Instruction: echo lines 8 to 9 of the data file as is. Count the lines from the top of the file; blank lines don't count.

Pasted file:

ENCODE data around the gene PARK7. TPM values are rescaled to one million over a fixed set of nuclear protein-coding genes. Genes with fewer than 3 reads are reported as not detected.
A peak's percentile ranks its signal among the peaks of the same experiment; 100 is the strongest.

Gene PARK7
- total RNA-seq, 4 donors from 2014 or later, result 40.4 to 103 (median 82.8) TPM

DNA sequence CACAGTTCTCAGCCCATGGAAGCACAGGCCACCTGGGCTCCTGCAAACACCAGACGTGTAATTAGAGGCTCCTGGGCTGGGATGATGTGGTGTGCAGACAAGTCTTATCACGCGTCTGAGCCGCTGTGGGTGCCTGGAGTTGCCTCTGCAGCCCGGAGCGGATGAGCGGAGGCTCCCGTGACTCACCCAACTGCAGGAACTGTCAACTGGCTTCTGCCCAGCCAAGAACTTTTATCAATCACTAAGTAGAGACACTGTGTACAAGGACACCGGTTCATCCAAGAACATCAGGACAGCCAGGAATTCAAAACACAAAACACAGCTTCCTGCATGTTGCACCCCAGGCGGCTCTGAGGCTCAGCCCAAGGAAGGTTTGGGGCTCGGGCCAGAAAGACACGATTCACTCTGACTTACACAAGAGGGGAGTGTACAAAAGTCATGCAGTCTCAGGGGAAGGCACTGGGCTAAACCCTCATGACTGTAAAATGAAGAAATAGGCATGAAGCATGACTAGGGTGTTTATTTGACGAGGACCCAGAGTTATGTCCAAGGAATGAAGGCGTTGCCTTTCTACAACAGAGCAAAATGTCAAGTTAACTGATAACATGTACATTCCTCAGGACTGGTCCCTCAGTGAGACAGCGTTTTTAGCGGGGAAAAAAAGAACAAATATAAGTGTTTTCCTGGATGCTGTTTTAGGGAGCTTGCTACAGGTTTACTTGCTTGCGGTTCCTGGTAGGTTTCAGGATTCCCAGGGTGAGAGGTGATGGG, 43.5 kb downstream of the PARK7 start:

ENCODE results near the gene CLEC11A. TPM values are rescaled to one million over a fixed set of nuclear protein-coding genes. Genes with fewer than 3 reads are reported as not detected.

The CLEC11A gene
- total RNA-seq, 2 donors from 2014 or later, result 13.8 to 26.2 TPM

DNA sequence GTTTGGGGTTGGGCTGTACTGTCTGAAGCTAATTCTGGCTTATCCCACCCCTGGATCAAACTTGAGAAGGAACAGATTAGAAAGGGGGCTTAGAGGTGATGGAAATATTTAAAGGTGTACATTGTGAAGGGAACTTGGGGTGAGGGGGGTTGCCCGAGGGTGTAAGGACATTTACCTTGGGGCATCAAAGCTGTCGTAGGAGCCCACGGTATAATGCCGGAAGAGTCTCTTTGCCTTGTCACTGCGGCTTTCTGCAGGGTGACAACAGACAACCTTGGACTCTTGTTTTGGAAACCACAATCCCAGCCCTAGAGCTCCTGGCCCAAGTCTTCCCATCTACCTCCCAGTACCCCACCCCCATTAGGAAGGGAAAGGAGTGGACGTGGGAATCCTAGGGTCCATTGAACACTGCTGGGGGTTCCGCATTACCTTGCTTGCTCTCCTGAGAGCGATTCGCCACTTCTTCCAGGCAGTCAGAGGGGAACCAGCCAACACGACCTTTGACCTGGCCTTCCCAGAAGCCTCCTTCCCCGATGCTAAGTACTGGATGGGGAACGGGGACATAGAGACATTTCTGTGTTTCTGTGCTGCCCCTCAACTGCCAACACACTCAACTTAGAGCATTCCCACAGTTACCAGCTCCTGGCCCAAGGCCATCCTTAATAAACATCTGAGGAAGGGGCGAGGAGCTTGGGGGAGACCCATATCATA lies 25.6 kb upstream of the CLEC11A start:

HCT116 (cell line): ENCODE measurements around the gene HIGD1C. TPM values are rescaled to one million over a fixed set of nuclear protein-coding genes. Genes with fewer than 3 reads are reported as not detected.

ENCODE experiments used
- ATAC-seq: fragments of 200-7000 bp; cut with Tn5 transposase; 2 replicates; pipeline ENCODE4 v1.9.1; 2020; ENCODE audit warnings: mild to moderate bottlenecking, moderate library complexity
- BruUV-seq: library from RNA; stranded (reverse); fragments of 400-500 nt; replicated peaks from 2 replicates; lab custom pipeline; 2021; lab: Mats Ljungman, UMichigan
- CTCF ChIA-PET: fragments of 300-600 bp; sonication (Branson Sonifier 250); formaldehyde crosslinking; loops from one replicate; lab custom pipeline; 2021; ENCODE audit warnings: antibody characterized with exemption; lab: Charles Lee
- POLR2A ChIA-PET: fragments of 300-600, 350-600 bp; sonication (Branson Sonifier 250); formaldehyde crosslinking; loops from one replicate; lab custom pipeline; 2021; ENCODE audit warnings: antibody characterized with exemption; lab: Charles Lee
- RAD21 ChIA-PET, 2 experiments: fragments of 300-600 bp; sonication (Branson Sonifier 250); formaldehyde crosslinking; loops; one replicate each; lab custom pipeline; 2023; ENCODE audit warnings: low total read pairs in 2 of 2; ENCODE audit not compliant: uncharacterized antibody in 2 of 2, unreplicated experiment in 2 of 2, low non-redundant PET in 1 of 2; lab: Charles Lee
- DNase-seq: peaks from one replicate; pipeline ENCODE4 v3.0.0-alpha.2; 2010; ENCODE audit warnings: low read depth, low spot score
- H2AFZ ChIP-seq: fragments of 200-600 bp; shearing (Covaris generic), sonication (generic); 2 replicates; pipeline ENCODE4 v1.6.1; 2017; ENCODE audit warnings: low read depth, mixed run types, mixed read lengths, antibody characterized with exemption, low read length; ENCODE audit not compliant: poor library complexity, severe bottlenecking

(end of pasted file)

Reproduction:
- total RNA-seq, 2 donors from 2014 or later, result 13.8 to 26.2 TPM

DNA sequence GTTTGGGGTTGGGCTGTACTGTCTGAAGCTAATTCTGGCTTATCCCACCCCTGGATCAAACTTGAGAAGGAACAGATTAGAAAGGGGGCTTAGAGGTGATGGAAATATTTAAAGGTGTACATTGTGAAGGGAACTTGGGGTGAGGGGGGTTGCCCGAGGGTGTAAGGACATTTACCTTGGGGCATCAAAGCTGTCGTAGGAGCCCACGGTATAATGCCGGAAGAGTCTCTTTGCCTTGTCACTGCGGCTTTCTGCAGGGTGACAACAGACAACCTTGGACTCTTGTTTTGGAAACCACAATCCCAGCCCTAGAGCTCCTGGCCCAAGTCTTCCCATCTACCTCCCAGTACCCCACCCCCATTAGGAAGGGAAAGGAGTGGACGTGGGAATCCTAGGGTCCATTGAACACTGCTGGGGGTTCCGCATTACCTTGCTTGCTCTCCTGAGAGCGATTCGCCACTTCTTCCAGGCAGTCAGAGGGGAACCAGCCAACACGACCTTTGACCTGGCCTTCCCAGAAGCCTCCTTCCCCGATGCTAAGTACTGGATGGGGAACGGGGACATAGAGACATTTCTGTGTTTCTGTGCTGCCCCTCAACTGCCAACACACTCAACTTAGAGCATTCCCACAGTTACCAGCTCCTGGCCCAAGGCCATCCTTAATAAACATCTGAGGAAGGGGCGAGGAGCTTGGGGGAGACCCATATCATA lies 25.6 kb upstream of the CLEC11A start: